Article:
This story is probably behind a paywall. If it is not,  you will enjoy reading it in full. Dana Milbank is one of my favorite opinion writers.

He begins:

But his emails!

Gordon Sondland, Trump donor and Trump-picked U.S. ambassador to the European Union, apologized to impeachment investigators this week for failing to provide a more complete account of the president’s quids and quos with Ukraine:

“I have not had access to all of my phone records, State Department emails and many, many other State Department documents,” he testified, adding, “My lawyers and I have made multiple requests to the State Department and the White House for these materials, yet, these materials were not provided to me. And they have also refused to share these materials with this committee.”

Russia, if you’re listening, I hope you’re able to find the irony.

Donald Trump successfully made the State Department’s — and Hillary Clinton’s — failure to turn over all emails demanded by Congress a centerpiece of his 2016 campaign. “When is she going to release her emails?” he would demand, prompting “lock her up!” chants at rallies by saying Clinton defied a “congressional subpoena.”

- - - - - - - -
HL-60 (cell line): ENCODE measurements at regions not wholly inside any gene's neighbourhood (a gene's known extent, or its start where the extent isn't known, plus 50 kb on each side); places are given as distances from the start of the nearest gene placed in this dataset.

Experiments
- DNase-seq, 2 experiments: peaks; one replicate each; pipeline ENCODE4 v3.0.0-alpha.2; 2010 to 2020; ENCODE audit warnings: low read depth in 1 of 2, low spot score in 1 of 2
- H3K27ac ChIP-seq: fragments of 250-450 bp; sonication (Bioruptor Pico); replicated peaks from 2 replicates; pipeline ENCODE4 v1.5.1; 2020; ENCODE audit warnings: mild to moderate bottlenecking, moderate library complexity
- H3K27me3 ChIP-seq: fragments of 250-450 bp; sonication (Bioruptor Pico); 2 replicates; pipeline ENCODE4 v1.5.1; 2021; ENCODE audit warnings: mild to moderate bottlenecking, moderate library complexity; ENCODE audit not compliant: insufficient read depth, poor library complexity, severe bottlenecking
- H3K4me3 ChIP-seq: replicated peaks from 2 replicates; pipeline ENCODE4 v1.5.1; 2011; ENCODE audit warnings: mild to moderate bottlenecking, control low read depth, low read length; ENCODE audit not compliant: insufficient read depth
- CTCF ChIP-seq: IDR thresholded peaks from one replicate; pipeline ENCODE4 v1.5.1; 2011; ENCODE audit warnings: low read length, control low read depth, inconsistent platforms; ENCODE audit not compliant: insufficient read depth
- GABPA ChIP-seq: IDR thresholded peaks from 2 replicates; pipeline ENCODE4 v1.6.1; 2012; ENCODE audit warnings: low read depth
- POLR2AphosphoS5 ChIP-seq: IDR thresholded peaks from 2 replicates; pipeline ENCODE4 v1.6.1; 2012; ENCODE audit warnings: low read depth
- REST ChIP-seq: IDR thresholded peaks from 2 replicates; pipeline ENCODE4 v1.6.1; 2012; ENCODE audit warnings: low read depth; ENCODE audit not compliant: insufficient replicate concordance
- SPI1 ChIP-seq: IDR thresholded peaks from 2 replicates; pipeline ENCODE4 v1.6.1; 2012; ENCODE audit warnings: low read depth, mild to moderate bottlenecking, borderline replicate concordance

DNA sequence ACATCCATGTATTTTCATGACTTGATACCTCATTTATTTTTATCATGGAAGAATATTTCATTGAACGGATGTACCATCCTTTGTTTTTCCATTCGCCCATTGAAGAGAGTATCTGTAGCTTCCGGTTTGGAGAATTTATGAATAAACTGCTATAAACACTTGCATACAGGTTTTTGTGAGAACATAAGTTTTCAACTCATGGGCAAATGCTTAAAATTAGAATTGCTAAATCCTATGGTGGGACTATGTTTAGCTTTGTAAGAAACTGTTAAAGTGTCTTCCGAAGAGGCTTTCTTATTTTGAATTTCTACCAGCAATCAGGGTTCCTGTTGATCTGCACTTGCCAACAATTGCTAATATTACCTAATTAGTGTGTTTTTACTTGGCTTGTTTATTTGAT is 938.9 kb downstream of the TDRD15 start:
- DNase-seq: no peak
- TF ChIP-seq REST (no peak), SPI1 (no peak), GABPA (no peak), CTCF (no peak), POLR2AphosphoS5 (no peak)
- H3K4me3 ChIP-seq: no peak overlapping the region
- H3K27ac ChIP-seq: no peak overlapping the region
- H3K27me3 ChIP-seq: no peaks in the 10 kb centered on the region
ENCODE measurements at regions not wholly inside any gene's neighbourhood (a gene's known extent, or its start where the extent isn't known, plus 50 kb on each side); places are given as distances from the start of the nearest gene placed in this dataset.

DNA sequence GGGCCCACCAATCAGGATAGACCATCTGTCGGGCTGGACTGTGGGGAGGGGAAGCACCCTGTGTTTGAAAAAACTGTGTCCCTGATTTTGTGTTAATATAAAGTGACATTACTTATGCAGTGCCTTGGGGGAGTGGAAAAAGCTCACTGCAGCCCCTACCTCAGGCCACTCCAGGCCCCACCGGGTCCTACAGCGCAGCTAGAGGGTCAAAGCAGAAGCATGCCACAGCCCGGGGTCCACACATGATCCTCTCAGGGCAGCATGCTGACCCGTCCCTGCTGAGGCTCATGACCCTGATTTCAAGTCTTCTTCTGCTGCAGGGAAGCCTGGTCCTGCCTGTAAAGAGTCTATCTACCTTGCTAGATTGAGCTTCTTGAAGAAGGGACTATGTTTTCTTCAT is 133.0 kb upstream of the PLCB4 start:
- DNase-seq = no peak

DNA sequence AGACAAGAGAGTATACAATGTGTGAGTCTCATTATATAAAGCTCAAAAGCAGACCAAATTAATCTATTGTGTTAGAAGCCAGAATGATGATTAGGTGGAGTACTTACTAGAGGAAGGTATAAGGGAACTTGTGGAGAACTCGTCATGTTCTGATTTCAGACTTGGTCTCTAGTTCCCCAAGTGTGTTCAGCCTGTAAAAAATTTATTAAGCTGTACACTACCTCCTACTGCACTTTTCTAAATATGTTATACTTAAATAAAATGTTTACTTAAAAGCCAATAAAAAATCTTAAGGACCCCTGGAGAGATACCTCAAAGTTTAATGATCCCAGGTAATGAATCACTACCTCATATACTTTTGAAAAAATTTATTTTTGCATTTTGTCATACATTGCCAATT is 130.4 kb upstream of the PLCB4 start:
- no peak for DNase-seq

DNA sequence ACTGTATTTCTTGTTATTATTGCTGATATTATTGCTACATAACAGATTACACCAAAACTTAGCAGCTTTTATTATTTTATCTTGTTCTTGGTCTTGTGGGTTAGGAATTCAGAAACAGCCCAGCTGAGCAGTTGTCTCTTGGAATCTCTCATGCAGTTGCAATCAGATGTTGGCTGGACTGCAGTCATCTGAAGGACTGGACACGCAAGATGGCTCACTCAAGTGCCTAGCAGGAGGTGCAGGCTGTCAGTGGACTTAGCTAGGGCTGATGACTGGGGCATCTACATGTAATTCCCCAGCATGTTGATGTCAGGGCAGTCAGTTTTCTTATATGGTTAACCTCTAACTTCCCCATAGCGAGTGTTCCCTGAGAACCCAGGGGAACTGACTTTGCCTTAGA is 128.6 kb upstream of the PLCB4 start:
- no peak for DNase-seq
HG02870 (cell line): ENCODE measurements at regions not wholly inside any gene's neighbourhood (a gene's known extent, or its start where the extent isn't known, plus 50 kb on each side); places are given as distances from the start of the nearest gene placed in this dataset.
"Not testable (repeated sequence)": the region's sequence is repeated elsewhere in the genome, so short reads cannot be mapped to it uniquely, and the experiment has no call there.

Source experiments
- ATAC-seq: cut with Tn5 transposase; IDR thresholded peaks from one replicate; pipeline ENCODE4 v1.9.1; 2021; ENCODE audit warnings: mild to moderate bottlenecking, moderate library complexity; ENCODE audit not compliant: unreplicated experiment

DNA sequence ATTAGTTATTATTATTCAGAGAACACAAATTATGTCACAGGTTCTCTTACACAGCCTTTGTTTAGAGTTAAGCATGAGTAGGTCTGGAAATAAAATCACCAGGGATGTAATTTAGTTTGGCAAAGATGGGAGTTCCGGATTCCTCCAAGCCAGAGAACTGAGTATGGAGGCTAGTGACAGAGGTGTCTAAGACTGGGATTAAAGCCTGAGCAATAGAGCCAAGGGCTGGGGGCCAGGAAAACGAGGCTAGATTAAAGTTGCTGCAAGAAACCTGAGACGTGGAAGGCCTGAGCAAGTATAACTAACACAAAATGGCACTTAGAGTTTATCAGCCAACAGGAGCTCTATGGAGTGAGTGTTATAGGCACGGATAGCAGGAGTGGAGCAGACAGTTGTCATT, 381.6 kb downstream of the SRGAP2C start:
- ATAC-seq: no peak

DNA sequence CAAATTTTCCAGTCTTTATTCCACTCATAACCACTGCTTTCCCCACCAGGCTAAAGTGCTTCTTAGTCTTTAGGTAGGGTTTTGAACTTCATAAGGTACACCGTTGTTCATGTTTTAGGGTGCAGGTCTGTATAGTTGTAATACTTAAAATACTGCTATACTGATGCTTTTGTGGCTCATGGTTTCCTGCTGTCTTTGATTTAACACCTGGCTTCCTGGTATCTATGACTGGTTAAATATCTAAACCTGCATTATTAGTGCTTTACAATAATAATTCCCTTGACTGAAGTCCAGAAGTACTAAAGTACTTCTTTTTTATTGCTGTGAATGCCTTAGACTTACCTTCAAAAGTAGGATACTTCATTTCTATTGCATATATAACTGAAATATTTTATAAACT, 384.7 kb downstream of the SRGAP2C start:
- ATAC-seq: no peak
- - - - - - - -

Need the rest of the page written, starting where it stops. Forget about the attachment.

And now, how many State Department emails has the Trump administration released as required by congressional subpoena?

Hold on, let me tally it up . . . Zero! Not a single one.

And not just State: The Energy Department, the Pentagon, Rudy Giuliani and the White House have all defied subpoenas and refused to provide any documents, while the administration has ordered officials not to testify and, in some cases, has confiscated officials’ notes and records to keep them from being provided to Congress.

There have always been document disputes between presidents and Congress. But this is the first such blanket refusal at least since Watergate, when Congress made the refusal itself an article of impeachment. If Trump succeeds — Republican lawmakers have, so far, defended the refusal, while courts have moved slowly — it will mean no future president would feel compelled to turn over a single document to Congress.